Why is such attention being paid by the organizers of the London 2012 Games to the brand of footwear being worn by participants and to the drinks they will take? The answer lies in the fear of ambush marketing. This means that at the moment in London, the action on the roads, in the rings and on the courts is not the only competition. For every Olympics, and other major sporting events, ambush marketing, unfortunately, provides a sideshow.
Blog by S. Brinkel
Why is such attention being paid by the organizers of the London 2012 Games to the brand of footwear being worn by participants and to the drinks they will take? The answer lies in the fear of ambush marketing. This means that at the moment in London, the action on the roads, in the rings and on the courts is not the only competition. For every Olympics, and other major sporting events, ambush marketing, unfortunately, provides a sideshow. We refer to ambush marketing when an advertiser who is not an official sponsor of an event, tries to associate itself with the event without paying any sponsorship fees. Sport is big business which means that the fees of the official sponsors are a big part of the Olympic budget. How can sponsors be protected against this rather new phenomenon in the sports world?
The previous Peace Palace Library Blog already gave us a brief introduction into the world’s biggest sporting event, the Olympic Games. This blog will continue to focus on the Games, but with a special attention to ‘the Olympic headache’: ambush marketing. I will start with the definition of ambush marketing and its different forms. Then I will provide an overview of today’s legislation that can protect the organizers and sport sponsors against ambush marketing, particularly in relation to the London Olympic Games. And finally, I will conclude with some examples of ambush marketing during the Games as well as ambush marketing during other major sporting events.
The word ‘ambush’ as used in the description ambush marketing, means ‘an attack from a hidden position’ and is derived from the old French verb ‘embuschier’ which translates to, ‘to place in a wood’. The term was first used by marketing strategist Jerry Welsh, while he was working at American Express in the 1980s. He holds the view that ambush marketing is typical of modern sponsorships and is directly related to the media attention given to sporting events, like the Olympics. As said in the introduction, sport is big business and big marketers want to associate themselves with the major sporting events at the moment.
There are 3 forms of ambush marketing; direct, indirect and incidental ambush marketing. This blog mostly describes indirect ambush marketing which refers to the use of imagery or terminology not protected by intellectual property laws to create an illusion that an organization has links to a sporting event or property. This is different, from for example, the intentional unauthorized use of protected intellectual property. Such properties can include actual use of the logos of teams or events. This is an example of direct ambush marketing.
Because indirect ambush marketing is not directly protected by intellectual property laws it is difficult to protect the organizers and sport sponsors against those creative marketers. That is why in London, the London Olympic Games and Paralympic Games Act (LOGPGA), was passed within months of London being awarded the 2012 Olympic and Paralympic Games on July 6, 2005. Besides the fact that LOGPGA is based on copyright, trademark and contract law, the Act also gives special rights to the London Organizing Committee of the Olympic Games (LOCOG) to prevent unauthorized associations with the Olympics. This is to make sure participants and visitors drink Coca-Cola and wear Adidas only.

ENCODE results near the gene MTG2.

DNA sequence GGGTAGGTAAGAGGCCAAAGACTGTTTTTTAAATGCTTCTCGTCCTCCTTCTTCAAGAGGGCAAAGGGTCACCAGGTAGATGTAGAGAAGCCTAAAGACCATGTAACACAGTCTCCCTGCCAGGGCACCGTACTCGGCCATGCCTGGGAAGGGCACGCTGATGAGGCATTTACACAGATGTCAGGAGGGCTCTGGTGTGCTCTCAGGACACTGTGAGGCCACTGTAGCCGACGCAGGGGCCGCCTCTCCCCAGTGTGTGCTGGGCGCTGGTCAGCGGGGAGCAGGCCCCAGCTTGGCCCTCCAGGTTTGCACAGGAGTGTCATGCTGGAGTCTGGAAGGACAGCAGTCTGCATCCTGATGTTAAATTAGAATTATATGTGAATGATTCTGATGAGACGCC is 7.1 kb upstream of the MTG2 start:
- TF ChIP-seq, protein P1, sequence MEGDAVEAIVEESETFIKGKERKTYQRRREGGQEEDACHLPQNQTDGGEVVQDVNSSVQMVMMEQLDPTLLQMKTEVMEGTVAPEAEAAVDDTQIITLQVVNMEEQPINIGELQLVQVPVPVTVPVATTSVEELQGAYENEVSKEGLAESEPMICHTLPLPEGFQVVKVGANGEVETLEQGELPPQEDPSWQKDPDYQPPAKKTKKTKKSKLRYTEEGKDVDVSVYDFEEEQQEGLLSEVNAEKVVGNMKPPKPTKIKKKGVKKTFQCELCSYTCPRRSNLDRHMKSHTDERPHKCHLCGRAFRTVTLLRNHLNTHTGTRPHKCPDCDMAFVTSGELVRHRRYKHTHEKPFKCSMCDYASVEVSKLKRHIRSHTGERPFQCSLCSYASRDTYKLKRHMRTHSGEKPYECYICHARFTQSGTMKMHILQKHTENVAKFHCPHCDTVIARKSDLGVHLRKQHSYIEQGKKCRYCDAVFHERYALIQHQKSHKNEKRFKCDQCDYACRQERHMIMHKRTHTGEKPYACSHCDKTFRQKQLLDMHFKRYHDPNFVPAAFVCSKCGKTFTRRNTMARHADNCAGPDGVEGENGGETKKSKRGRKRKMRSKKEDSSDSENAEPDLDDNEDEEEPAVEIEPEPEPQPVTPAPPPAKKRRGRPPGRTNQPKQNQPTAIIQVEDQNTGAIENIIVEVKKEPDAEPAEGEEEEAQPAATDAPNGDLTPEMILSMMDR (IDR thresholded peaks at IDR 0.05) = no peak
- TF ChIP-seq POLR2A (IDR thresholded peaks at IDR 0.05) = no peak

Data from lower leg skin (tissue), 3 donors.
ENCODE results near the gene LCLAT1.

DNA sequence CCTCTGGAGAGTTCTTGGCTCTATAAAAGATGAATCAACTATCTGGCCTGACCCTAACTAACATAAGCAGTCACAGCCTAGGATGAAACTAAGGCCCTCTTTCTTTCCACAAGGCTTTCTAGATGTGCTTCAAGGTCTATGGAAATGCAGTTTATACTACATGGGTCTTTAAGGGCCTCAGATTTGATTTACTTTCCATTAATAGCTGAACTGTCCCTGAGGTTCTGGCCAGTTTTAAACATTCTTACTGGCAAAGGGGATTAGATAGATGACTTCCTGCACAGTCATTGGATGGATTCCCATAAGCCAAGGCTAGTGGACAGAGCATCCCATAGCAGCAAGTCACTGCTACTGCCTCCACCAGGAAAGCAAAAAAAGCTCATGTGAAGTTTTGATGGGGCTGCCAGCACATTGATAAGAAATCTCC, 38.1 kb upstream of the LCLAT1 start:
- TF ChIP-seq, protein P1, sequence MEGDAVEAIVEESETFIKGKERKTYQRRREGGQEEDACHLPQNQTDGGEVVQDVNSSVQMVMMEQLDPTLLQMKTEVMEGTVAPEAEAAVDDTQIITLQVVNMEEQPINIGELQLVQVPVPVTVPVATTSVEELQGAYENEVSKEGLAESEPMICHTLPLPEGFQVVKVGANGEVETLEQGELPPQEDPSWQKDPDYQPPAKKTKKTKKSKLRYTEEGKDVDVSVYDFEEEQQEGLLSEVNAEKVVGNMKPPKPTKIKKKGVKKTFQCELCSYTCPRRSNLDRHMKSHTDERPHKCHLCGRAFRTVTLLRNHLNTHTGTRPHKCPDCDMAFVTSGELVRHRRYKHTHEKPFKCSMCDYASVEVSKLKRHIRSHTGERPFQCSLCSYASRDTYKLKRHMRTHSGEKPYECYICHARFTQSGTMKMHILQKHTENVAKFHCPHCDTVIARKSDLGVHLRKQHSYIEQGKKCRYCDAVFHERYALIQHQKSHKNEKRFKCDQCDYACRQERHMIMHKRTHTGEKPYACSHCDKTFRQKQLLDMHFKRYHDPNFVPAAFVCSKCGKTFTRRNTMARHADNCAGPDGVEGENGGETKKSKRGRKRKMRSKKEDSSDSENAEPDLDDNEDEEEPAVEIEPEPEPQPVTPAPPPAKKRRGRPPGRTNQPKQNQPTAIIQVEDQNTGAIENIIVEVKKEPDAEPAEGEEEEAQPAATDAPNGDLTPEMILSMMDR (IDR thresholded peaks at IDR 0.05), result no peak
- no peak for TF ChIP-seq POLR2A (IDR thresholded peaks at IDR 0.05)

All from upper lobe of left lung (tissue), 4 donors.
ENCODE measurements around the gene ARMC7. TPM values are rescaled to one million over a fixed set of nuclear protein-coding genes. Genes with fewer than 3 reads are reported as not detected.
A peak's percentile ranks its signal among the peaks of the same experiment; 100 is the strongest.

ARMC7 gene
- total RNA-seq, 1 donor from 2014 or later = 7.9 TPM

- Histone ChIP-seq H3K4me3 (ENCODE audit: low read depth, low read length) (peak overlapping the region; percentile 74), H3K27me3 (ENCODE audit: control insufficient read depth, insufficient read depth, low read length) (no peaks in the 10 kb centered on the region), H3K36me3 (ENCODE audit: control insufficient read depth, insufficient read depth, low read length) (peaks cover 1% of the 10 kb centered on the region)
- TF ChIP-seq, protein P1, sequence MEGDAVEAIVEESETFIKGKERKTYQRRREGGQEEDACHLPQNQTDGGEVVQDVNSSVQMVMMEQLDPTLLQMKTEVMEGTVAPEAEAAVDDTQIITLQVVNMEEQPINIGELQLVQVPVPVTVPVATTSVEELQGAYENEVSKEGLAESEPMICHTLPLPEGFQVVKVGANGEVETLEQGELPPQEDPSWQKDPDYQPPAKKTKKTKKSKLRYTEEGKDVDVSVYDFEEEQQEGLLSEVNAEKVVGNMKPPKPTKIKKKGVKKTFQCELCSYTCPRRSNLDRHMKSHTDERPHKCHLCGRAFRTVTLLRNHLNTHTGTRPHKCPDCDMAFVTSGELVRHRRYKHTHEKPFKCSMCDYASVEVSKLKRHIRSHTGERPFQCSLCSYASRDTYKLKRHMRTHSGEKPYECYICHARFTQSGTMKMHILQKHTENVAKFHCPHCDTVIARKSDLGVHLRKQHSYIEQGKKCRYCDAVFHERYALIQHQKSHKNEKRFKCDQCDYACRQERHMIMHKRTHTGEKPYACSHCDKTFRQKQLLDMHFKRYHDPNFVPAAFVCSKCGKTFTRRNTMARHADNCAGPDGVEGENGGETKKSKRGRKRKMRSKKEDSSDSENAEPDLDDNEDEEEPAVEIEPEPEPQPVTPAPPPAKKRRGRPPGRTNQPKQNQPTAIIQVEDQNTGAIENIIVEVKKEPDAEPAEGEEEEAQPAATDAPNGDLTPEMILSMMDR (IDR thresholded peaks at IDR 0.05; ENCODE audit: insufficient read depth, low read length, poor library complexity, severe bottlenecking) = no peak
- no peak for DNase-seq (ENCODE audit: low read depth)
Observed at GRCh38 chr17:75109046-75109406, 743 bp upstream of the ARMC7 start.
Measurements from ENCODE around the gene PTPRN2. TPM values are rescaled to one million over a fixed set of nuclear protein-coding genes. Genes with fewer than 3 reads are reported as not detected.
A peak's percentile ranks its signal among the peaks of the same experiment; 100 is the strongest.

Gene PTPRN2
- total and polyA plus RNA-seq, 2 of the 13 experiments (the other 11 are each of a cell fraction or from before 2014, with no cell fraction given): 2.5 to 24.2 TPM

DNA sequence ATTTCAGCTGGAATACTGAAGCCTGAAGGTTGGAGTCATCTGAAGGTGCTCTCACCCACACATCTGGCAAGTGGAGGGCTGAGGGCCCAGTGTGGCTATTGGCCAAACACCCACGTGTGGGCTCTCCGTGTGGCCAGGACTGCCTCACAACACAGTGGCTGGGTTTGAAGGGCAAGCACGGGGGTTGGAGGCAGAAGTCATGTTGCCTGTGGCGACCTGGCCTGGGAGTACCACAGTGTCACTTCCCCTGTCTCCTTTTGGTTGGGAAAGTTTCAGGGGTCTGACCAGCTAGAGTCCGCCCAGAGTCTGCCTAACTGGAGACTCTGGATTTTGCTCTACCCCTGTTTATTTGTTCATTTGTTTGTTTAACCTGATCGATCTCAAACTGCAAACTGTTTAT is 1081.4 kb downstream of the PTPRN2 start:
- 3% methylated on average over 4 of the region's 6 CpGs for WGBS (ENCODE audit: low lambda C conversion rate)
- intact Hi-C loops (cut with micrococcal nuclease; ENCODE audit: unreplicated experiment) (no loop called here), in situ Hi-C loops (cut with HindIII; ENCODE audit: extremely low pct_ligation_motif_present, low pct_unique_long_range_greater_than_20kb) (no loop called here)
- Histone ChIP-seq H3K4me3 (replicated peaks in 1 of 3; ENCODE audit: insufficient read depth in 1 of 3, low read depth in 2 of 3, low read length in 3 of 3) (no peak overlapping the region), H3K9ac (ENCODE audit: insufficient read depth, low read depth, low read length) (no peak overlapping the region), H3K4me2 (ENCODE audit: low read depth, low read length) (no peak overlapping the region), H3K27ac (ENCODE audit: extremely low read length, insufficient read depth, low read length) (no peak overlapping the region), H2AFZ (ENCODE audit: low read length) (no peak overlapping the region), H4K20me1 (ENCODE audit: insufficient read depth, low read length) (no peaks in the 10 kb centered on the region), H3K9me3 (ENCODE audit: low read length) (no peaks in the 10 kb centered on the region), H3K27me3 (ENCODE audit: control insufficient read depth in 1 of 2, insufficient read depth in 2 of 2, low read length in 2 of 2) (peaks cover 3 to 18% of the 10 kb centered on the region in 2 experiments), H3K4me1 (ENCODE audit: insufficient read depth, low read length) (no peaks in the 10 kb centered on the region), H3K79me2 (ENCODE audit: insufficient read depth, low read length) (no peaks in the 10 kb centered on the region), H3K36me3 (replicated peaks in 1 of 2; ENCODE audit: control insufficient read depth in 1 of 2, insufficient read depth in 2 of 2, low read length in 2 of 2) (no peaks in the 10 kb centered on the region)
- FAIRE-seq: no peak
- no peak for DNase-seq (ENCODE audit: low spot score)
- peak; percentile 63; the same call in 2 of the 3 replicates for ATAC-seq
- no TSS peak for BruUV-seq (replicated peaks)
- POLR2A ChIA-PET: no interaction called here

Other sporting events
The International Olympic Committee (IOC) has expressed strong concern over ambush marketing. However, the Olympic Games are not the only event where confusion over sponsors and their creative rivals has occurred. For me, a notable event was, the Dutch girls wearing short orange dresses made by the Dutch beer company Bavaria during one of the 2010 World Cup matches in South Africa. Budweiser was the official sponsor of the World Cup in South Africa and Bavaria was not allowed to create the illusion they had connections with the World Cup as well. Of course, they could not use the World Cup for free publicity.
Also in the Netherlands, the Dutch Olympic Committee (NOC*NSF), pays a lot of attention to the protection against forms of ambush marketing by creative Dutch marketers. For example, the NOC*NSF has strict rules for Dutch commercials when they use the Olympics, but those rules are not as strict as the rules in London this year.
It is clear that businesses have found imaginative ways of advertising their products during sporting events. During the London Games, it is important that the sponsors are protected against ambush marketing, because the sponsors pay a lot of money to fees and they form a big part of the Olympic budget. Therefore, in my opinion, the London Olympic Games and Paralympic Games Act is indispensable. Of course we should not pay too much attention to drinking Coca-Cola and wearing Adidas only but most of all: enjoy the games!
- Nufer, G., Ambush Marketing im Sport, Göttingen, Hubert & Co, 2010.
- Marcus, J.T., "Ambush Marketing: An Analysis of its Threat to Sports Rights Holders and the Efficacy of Past, Present and Proposed Anti-Infringement Programmes", The International Sports Law Journal, (2011), Nos. 3-4, pp. 97-115.
- Leone, L., "Ambush Marketing: Criminal Offence or Free Enterprise?", The International Sports Law Journal, (2008), Nos. 3-4, pp. 75-77.
- Blackshaw, I., "Protecting Major Sporting Events with Particular Reference to the 2012 London Olympic Games", Entertainment and Sports Law Journal, 7 (2010), No. 2.